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Frog Friday: American Toad

Facial view of an orange American toad

American toad © John White

On this Frog Friday we present one of the most widely recognized frog species, the American Toad (Anaxyrus americanus). This toad is found throughout most of Virginia, which is a huge benefit to us as they provide an excellent source of pest control. It has been estimated that one American Toad can eat up to 10,000 insects per summer!

American Toads primarily live a nocturnal life. You can typically find them at night foraging around homes, gardens, security lights or anyplace where insects can be found. Much of their day is spent hiding under leaf litter or other damp debris, which helps to keep their skin moist.

Image of an eastern American toad

Eastern American toad © Steven Johnson

The American Toad is a robust frog,  growing up to 4-inches in length, with dry, “warty” skin. There are typically 2-3  warts  located on each spot of color on its back.  Coloration is highly variable from brick-red to a variety of browns and greys.  The belly is lighter colored and has fewer warts than on the back. It is pure folklore that toads will give you warts.

American Toad in the brick-red color phase with both parotoid glands visible.

American Toad in the brick-red color phase with both parotoid glands visible.© Irvine Wilson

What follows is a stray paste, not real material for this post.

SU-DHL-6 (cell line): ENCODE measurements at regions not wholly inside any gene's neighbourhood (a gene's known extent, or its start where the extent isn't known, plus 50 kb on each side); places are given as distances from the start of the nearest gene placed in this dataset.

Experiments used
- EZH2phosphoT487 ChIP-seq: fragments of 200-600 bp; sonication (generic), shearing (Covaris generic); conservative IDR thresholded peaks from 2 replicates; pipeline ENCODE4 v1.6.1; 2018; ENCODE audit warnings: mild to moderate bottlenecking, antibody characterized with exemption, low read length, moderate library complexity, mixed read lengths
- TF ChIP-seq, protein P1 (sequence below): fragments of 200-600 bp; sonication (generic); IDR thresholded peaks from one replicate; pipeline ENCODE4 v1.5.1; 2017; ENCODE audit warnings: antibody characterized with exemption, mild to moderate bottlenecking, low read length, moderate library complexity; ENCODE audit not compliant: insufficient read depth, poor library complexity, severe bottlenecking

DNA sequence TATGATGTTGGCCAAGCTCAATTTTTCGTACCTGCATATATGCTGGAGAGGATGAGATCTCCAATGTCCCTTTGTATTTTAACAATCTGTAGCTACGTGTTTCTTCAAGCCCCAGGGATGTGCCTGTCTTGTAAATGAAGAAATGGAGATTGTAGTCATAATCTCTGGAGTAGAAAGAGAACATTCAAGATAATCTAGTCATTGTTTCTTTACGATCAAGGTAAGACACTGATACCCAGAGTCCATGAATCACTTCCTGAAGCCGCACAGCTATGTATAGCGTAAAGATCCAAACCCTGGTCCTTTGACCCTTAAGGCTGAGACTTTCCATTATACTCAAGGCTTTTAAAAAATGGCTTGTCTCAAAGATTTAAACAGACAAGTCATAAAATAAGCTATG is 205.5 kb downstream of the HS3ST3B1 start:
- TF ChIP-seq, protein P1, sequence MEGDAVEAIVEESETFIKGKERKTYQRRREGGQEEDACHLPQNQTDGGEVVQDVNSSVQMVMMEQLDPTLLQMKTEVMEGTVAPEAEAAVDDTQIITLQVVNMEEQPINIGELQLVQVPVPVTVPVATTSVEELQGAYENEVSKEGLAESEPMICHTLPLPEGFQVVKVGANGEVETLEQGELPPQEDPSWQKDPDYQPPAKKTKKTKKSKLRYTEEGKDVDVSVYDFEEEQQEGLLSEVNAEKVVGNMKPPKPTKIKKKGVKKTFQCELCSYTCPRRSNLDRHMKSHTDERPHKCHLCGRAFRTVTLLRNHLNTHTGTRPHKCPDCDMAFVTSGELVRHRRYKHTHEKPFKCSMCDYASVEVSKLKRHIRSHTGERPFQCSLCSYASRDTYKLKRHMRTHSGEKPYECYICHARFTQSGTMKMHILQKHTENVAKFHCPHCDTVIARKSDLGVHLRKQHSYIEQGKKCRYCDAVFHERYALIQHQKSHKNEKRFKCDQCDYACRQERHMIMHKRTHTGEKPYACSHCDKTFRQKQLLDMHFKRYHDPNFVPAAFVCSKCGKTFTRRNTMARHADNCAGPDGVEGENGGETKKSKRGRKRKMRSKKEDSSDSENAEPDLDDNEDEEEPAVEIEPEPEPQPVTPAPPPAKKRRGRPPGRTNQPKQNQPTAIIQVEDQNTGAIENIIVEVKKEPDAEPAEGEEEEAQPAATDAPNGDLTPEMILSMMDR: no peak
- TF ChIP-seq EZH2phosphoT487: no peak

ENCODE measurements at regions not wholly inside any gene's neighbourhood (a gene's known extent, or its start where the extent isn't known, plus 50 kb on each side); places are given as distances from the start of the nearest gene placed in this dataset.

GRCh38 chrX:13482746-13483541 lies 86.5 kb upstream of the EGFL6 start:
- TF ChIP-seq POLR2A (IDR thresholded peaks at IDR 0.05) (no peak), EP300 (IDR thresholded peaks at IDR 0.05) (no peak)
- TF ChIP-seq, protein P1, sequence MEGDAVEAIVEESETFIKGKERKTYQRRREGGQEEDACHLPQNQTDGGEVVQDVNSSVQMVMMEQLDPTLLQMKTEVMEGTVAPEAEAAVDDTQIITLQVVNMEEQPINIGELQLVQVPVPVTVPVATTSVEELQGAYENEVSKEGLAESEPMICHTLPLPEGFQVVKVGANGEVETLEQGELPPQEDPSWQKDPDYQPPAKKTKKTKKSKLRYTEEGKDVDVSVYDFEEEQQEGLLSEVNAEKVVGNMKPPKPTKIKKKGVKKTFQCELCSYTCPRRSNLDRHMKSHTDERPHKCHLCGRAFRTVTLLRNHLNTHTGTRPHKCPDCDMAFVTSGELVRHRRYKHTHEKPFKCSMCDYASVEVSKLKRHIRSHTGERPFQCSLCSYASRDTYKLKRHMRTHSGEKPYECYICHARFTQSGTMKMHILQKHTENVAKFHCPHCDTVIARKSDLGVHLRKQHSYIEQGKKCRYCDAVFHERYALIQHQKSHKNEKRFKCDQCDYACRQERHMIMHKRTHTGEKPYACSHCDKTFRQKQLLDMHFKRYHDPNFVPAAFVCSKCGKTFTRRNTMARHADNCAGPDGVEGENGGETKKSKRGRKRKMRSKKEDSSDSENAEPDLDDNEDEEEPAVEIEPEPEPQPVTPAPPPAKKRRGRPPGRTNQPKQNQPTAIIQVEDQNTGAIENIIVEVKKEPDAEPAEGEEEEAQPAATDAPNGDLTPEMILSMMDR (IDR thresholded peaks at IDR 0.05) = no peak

The toad has several defensive mechanisms to help it stave off predators.  Most notable are the two parotoid glands, located on the toad’s back behind each of its eyes. These glands secrete a milky, white toxin that makes the toad virtually inedible. You may have noticed a dog after handling a toad will foam at the mouth or even whimper; dogs typically only handle a toad once! The  Hog-nosed Snake (Heterodon platirhinos) is one of the few predators that specialize in eating toads.  A neutralizing enzyme in the digestive tract and enlarged teeth help the snake overcome the toad’s defenses.  The toad’s other defensive techniques include lying on its back and playing dead or puffing up to make itself look much bigger.

Breeding begins in late March to April and continues through most of the summer in shallow pools, wet meadows, and ponds.  Females deposit between 2,000 and 20,000 eggs in long gelatinous strands.  The call is a long, musical trill that sometimes lasts up to thirty seconds.

Attracting American Toads to Your Home

American Toad with inflated vocal sac.

American Toad with inflated vocal sac. © Steve Roble

American Toads can often be found around houses typically near gardens, flower beds with mulch, and downspouts.  These toads can be excellent assets to your garden by providing much needed insect control.  You can encourage toads to inhabit your garden areas by being aware of a few simple things.  Toads need cool, damp cover during the day; so providing a “toad house” can be beneficial.   You can purchase “toad homes” at virtually any garden store or you can create your own.   Toad shelters should be placed in a damp, shady place, e.g. under a bush or downspout. Position the bottom of the shelter in soft/moist soil to allow the toad to burry itself. If possible, create an entrance and separate exit to provide an escape route from predators.  If you would like more information about things that you can do for frogs, please visit our Virginia is for Frogs webpage.

  • June 5, 2015